The European Monitoring Centre for Drugs and Drug Addiction has released a new report: Cannabis production and markets in Europe.
It is ambitious in its scope, setting out to cover the many topics and interrelated issues to do with cannabis production and importation in Europe.
The main distinction made by the report is that non-European countries are still exporting their cannabis resin into the continent, with Morocco providing the most, while the growth of cannabis herb has been on the increase in Europe itself for many decades.
One of the main factors owing to the increase in cannabis production in Europe is due to the Netherlands’ history with the drug. In the 1970s and 1980s, there were no legal restrictions on experimentation on developing stronger strains of cannabis, and producing seeds in order to grow cannabis was perfectly legal. This stimulated the growth of indoor cultivation, and through various policy changes following this the use and sale of small amounts of cannabis was essentially decriminalised. After these growers started selling cannabis with high levels of THC, interest in foreign products diminished, leading to 80% of the domestic demand for the drug to be fulfilled by locally grown sources.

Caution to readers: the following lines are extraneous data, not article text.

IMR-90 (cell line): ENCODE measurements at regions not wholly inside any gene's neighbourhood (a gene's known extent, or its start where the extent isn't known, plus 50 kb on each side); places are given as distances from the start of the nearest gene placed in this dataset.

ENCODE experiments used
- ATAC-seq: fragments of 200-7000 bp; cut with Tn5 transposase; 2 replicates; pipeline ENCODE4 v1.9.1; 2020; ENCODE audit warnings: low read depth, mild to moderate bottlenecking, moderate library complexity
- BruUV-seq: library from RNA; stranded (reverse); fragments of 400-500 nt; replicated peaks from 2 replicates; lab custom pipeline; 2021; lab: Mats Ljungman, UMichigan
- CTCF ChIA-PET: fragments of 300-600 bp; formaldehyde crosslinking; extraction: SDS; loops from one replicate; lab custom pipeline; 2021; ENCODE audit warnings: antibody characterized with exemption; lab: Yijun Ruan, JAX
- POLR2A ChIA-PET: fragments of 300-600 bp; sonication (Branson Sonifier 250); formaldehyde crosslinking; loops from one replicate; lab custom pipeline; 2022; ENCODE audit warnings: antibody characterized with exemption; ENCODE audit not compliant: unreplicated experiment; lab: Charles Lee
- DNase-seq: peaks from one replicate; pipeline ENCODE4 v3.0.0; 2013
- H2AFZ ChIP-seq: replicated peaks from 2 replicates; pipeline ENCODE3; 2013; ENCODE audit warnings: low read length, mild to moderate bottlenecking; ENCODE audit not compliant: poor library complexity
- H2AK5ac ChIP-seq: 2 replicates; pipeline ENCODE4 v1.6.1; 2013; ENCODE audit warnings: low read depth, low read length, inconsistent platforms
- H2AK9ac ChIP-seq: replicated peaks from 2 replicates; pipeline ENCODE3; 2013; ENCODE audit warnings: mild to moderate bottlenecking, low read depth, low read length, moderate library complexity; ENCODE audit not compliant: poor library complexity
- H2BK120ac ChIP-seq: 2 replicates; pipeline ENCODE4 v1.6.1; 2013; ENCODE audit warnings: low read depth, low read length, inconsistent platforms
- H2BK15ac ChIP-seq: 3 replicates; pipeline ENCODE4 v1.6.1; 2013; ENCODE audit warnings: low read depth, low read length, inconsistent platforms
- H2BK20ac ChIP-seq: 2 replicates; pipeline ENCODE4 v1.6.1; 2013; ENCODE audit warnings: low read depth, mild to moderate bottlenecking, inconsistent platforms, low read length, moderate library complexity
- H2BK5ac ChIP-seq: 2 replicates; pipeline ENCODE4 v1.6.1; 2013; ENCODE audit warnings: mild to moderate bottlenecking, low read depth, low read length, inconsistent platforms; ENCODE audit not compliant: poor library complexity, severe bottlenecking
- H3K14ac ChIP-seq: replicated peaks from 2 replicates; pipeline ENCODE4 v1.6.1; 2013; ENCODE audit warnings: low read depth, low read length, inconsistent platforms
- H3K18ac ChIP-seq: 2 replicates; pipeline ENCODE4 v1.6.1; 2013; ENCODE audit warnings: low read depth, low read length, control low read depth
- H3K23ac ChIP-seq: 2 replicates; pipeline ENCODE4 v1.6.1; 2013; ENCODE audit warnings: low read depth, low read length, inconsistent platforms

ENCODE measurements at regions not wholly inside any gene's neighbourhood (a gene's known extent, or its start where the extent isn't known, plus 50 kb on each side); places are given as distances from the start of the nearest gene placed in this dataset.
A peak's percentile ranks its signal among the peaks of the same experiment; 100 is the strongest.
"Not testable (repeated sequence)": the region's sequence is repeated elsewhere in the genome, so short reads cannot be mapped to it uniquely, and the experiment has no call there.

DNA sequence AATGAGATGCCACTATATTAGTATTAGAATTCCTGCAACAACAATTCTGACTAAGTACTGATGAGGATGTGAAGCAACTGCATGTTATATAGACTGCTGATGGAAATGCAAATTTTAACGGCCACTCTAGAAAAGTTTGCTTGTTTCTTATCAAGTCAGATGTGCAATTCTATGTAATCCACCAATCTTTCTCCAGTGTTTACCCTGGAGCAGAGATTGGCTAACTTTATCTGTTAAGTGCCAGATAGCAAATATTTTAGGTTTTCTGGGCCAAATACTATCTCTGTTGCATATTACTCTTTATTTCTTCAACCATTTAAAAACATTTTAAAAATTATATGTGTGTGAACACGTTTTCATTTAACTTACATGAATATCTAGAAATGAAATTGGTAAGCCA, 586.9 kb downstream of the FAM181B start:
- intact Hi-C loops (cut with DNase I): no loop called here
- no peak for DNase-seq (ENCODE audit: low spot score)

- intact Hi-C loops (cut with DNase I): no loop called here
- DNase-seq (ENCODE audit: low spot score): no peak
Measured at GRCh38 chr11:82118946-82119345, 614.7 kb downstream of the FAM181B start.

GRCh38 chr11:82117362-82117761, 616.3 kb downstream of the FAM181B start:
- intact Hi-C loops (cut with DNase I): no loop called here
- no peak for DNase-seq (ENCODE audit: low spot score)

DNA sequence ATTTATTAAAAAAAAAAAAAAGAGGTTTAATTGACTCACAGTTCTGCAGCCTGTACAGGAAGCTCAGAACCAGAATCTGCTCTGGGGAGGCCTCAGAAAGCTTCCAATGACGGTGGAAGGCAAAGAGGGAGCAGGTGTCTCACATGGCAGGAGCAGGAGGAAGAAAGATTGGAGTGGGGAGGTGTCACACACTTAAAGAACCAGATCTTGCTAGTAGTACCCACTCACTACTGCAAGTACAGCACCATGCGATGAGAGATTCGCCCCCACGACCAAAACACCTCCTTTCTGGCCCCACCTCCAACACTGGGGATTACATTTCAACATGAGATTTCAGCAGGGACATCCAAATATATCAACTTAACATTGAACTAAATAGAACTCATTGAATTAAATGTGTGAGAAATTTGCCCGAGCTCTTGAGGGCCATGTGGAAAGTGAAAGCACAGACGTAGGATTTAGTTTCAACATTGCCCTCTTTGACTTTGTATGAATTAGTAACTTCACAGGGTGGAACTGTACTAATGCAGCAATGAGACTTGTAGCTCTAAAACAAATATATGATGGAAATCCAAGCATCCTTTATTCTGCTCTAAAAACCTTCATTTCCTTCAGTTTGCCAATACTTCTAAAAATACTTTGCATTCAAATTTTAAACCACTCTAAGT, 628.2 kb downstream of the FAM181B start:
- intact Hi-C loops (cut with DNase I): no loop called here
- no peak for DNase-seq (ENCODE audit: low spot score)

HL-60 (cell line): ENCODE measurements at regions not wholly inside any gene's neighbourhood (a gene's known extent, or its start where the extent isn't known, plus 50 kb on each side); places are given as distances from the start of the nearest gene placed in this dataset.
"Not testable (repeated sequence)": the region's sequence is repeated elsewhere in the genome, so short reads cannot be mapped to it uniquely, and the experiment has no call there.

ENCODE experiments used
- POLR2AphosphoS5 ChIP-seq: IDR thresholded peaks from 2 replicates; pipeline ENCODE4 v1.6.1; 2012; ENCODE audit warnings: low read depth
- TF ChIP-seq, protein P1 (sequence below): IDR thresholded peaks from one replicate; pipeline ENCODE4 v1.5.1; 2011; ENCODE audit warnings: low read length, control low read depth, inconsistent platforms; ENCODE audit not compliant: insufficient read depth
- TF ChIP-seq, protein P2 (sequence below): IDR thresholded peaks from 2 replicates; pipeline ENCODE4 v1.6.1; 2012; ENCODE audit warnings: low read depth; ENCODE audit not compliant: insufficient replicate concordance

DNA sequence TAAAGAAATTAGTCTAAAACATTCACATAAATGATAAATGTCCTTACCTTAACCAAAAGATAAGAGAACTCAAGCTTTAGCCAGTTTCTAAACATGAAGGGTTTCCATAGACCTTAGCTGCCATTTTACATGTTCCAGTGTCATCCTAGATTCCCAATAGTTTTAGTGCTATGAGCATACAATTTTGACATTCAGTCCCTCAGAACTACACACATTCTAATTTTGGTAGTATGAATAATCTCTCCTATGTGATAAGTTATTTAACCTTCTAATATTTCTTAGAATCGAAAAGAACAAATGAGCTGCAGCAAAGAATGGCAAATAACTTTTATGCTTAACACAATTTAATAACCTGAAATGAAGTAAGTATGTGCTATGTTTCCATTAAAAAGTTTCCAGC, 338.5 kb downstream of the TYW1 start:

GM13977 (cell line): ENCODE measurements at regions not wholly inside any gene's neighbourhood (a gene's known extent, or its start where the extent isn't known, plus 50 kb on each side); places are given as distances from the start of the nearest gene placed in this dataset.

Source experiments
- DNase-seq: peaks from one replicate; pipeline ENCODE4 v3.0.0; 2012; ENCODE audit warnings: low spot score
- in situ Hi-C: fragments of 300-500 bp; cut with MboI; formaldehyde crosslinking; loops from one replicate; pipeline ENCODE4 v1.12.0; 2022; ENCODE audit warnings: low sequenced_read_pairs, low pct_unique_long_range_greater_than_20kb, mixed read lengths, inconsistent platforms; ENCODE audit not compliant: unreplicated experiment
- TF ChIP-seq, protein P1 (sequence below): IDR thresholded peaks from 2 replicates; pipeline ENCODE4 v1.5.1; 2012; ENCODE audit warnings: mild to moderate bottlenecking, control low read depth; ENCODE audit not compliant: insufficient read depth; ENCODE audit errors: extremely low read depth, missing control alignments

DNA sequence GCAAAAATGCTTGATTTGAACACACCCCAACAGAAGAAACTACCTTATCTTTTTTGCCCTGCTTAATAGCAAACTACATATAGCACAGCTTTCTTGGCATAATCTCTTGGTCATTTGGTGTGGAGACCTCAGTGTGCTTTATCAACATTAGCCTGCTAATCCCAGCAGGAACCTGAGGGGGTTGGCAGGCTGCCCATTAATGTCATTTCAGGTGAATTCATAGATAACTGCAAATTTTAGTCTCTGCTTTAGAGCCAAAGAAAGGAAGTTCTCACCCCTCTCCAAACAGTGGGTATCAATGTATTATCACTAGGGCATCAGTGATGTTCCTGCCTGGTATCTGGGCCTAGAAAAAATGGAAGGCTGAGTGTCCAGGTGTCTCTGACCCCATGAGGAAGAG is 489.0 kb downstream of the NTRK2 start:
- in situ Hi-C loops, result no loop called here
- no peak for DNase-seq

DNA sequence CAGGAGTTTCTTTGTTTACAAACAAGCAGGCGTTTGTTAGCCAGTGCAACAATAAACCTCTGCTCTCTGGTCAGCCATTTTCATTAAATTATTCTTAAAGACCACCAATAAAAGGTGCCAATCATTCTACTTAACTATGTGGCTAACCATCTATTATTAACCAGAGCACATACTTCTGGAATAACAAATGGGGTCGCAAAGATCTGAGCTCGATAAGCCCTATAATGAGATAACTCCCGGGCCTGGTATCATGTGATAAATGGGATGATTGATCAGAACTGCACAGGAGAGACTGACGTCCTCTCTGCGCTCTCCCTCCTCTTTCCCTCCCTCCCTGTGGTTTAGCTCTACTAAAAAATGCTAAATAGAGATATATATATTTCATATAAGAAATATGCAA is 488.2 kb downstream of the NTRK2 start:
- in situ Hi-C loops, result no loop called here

The report is full of these detailed expositions on how cannabis has become as popular as it is today: how social movements concerned with drugs, starting in the 1960s, now carry more weight and respectability after becoming more “vocal, articulate and proper”; how the Internet, through the largely anonymous transfer of information has spread knowledge, allowing small time growers of cannabis to get started; and how ‘import substitution’, or growing cannabis domestically, has risen in the UK in response to law enforcement on the country’s borders.
It is worth mentioning the refreshing delivery of this report. It does not represent the dry and heavy-handed documents that usually come out of government organisations. Included is an historical overview of man’s relationship with cannabis, from its harvesting for textiles and paper in Ancient China right up to its booming popularity as a recreational drug. The “interesting plant” is examined through the guise of a botanist, with explanations of the variations between different species and strains. Finally, there is talk on cannabis’ origins, which are speculated to go back to central Asia.
This all contributes to the creation of a rich, detailed document, giving the reader a better understanding of the historical and cultural context in which our approach to cannabis currently resides.